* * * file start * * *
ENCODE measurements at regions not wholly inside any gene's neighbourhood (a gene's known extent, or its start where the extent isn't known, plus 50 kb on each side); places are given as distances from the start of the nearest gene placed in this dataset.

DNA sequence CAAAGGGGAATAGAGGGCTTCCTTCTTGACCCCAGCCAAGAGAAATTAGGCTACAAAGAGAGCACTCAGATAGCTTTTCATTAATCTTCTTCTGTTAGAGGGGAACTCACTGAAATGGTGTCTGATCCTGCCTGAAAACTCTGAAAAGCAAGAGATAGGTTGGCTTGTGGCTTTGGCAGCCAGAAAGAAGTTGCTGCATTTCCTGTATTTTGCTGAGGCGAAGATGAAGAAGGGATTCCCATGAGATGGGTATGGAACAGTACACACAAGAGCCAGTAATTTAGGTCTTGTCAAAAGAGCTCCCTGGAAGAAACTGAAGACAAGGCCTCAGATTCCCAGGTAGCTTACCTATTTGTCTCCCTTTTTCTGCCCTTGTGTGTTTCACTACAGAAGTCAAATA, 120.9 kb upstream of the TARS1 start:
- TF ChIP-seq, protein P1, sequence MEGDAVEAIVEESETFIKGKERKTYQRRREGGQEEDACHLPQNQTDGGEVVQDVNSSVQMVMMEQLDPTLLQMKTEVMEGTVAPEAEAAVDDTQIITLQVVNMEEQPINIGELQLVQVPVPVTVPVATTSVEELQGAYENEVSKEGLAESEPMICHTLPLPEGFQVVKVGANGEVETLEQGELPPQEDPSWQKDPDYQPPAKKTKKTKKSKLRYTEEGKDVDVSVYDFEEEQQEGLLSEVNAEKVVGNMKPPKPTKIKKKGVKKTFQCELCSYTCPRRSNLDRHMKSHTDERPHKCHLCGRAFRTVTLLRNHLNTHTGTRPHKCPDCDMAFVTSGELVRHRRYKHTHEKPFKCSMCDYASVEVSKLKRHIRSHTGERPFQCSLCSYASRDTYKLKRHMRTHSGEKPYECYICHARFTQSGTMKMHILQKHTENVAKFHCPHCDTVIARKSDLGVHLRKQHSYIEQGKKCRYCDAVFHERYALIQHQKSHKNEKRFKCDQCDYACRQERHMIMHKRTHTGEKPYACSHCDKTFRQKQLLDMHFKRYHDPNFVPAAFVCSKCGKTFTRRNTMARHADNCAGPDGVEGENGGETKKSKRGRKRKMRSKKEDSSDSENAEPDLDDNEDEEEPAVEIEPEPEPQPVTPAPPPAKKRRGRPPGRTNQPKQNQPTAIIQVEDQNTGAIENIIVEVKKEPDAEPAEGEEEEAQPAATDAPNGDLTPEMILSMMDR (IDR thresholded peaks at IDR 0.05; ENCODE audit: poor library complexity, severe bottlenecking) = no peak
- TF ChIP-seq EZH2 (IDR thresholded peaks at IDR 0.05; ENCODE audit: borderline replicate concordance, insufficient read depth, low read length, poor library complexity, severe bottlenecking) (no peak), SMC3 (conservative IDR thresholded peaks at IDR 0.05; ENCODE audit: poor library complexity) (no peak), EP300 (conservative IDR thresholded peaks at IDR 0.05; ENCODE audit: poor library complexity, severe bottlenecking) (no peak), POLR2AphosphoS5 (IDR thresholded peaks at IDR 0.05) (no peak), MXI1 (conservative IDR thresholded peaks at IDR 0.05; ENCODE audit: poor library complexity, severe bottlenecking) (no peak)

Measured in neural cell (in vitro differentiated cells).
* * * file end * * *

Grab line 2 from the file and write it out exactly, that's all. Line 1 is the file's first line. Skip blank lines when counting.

DNA sequence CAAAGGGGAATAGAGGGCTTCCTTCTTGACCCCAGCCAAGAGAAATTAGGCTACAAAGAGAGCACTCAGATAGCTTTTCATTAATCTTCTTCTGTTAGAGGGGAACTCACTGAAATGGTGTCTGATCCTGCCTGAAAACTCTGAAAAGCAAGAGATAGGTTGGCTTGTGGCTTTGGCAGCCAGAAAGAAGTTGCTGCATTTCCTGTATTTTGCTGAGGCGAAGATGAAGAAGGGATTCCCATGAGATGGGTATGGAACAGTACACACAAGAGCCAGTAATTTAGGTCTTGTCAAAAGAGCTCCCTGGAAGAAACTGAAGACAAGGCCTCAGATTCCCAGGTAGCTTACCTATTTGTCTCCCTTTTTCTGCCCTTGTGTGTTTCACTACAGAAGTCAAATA, 120.9 kb upstream of the TARS1 start: